Review: Shiang

Posted September 10, 2018

I received this book for free from NetGalley in exchange for an honest review. This does not affect my opinion of the book or the content of my review.

Review: Shiang Shiang by C.F. Iggulden
Series: Empire of Salt #2
Published by Michael Joseph on 6th September 2018
Genres: Fantasy
Format: eARC
Source: NetGalley


In Shiang, the young king rules without dissent. Mazer swordsmen stand watch on every corner, looking for the first sign of rebellion. This city is a place of quiet and slow dignity, like a man eating rice with a razor pressed against his throat.

Yet with one sharp movement, order is overturned. The balance of centuries is undone in the sudden spill of blood - and in the darkness, something terrible returns to Shiang.

Far to the west, four Shiang masters approach the city walls of Darien. The sword saint and his companions have crossed a continent to bring an old man home for punishment. They will not be denied, even if the whole city stands in their way.


Having read Darien, Iggulden’s first foray into fantasy, last year, I’ve been looking forward to getting my hands on its sequel, Shiang.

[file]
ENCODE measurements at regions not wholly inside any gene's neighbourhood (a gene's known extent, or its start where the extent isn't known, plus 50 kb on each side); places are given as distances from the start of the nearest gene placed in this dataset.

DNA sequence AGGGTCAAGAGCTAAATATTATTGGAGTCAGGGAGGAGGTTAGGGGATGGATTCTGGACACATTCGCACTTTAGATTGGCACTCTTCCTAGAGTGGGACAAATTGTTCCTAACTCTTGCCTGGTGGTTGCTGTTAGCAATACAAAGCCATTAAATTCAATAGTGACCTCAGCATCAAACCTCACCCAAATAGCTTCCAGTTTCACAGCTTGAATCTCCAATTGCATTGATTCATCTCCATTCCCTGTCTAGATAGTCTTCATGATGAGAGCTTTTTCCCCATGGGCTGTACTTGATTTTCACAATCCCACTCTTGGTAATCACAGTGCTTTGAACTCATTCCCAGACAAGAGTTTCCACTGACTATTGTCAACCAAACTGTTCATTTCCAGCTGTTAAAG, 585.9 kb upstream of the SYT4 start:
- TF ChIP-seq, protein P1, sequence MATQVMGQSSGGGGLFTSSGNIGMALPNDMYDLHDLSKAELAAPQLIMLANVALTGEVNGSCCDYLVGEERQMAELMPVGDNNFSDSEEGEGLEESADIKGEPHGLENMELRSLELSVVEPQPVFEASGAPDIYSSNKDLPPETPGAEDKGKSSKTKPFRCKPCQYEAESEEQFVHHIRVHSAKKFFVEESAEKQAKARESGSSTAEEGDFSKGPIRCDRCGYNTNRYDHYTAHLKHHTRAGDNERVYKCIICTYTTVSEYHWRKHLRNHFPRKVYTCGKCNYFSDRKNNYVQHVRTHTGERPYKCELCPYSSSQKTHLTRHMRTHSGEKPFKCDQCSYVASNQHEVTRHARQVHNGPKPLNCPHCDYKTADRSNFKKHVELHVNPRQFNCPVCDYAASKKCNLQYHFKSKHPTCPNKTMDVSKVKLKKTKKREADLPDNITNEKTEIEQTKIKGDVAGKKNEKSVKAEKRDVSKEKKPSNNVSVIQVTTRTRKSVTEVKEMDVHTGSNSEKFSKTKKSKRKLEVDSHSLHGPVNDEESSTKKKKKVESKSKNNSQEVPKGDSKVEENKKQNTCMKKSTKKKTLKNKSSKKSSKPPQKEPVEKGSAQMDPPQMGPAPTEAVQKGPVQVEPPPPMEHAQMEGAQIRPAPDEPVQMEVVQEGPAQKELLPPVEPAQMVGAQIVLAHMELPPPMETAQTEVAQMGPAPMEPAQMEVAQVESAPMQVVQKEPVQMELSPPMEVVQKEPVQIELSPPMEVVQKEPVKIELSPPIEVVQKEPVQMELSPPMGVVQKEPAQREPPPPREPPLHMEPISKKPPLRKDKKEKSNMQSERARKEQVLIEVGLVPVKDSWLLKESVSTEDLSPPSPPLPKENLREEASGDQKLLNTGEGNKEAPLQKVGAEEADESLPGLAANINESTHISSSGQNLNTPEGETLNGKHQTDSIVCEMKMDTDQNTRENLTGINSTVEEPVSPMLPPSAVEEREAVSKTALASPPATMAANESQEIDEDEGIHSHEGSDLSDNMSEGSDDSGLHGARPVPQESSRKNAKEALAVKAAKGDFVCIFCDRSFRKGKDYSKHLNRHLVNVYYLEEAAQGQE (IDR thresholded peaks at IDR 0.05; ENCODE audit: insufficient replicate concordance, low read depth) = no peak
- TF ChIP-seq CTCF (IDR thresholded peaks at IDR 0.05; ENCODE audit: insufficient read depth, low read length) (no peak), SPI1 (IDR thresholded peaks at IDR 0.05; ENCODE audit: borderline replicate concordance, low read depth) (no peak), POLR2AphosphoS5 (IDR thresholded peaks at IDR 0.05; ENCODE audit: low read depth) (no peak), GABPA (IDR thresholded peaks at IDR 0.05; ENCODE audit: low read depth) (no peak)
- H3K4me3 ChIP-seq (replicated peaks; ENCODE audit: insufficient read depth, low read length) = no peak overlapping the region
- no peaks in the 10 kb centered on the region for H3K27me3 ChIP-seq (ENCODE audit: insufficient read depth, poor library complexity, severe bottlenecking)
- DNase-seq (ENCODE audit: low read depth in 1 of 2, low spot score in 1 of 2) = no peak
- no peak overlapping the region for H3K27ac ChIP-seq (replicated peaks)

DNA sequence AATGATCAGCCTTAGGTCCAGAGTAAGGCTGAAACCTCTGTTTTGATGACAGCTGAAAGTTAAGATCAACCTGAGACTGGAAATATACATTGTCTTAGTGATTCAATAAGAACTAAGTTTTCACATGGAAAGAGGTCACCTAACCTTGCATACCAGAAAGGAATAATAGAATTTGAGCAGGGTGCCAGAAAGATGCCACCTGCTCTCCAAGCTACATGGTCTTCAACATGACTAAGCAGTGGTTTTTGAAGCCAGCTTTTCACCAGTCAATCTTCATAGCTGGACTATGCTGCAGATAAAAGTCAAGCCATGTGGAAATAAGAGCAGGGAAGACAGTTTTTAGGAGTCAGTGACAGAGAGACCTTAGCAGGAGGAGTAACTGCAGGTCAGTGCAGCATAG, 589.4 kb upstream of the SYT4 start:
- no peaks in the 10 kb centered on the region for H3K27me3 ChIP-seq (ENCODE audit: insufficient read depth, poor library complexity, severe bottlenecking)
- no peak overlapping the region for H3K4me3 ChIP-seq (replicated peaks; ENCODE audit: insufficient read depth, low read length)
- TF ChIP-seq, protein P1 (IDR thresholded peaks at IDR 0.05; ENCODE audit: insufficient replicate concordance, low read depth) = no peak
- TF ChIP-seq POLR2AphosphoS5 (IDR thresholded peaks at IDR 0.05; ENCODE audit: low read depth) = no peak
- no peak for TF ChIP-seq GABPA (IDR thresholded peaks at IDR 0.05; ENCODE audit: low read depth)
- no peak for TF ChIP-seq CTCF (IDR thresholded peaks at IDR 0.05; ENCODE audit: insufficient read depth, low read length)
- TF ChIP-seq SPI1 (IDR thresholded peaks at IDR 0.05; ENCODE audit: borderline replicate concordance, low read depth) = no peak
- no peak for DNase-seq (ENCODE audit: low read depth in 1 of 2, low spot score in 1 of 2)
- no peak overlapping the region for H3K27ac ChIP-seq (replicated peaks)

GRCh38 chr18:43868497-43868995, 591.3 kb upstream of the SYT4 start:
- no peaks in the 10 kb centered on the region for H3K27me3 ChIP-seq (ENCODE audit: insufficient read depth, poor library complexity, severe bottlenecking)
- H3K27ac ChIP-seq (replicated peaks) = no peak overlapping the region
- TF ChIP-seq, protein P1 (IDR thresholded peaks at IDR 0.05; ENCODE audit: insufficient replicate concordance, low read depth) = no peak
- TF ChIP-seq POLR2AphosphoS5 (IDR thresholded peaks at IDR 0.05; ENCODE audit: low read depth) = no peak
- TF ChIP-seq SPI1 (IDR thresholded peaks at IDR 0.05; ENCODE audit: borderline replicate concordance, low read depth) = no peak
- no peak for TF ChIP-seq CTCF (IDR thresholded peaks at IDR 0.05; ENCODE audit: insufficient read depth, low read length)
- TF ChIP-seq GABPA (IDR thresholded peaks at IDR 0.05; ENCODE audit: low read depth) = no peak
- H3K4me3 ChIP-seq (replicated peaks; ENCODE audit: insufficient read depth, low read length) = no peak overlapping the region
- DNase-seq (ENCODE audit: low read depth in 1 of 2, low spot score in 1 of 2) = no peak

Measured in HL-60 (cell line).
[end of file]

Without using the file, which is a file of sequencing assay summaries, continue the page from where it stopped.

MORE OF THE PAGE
Ordinarily, I would try to incorporate a spoiler-free summary of the book here but I’m find it really difficult for this book.

Shiang is set two years after the happenings in Darien. However, while this is the second book in the Empire of Salt series, it’s not until about quarter of the way through that we see some of the characters from Darien. In fact, there are some characters that we do not see at all in this second book. To be honest, this kind of threw me off a bit as it wasn’t what I was expecting. However I did enjoy getting to know the city and culture of Shiang.

We do return to the city of Darien in this book, but in all honesty this could almost be a stand-alone novel rather than a ‘sequel’.

Strangely, I wasn’t a fan of Iggulden’s characterisations in this book. Where in the past I’ve enjoyed this element of his writing, for some reason I didn’t feel connected to the characters – even those recurring from Darien.

I think, for me, this book was rather predictable in parts. I enjoyed the action, the world itself and some of the intricacies, but I found that once we got going with the plot, the overall story was quite easy to predict.

I did enjoy Shiang, and I do like this world in which Empire of Salt is set, but this is far from my favourite of Iggulden’s work. Perhaps I went into it with my expectations set too high because of his other work that I’m familiar with, but I just didn’t connect with Shiang in the way I had hoped.

I’m intrigued as to how book three will go and if it will be a more direct ‘sequel’. I guess we could find ourselves in another city in this ‘Empire of Salt’. Personally, I just hope that in the next book I feel more connection with the characters.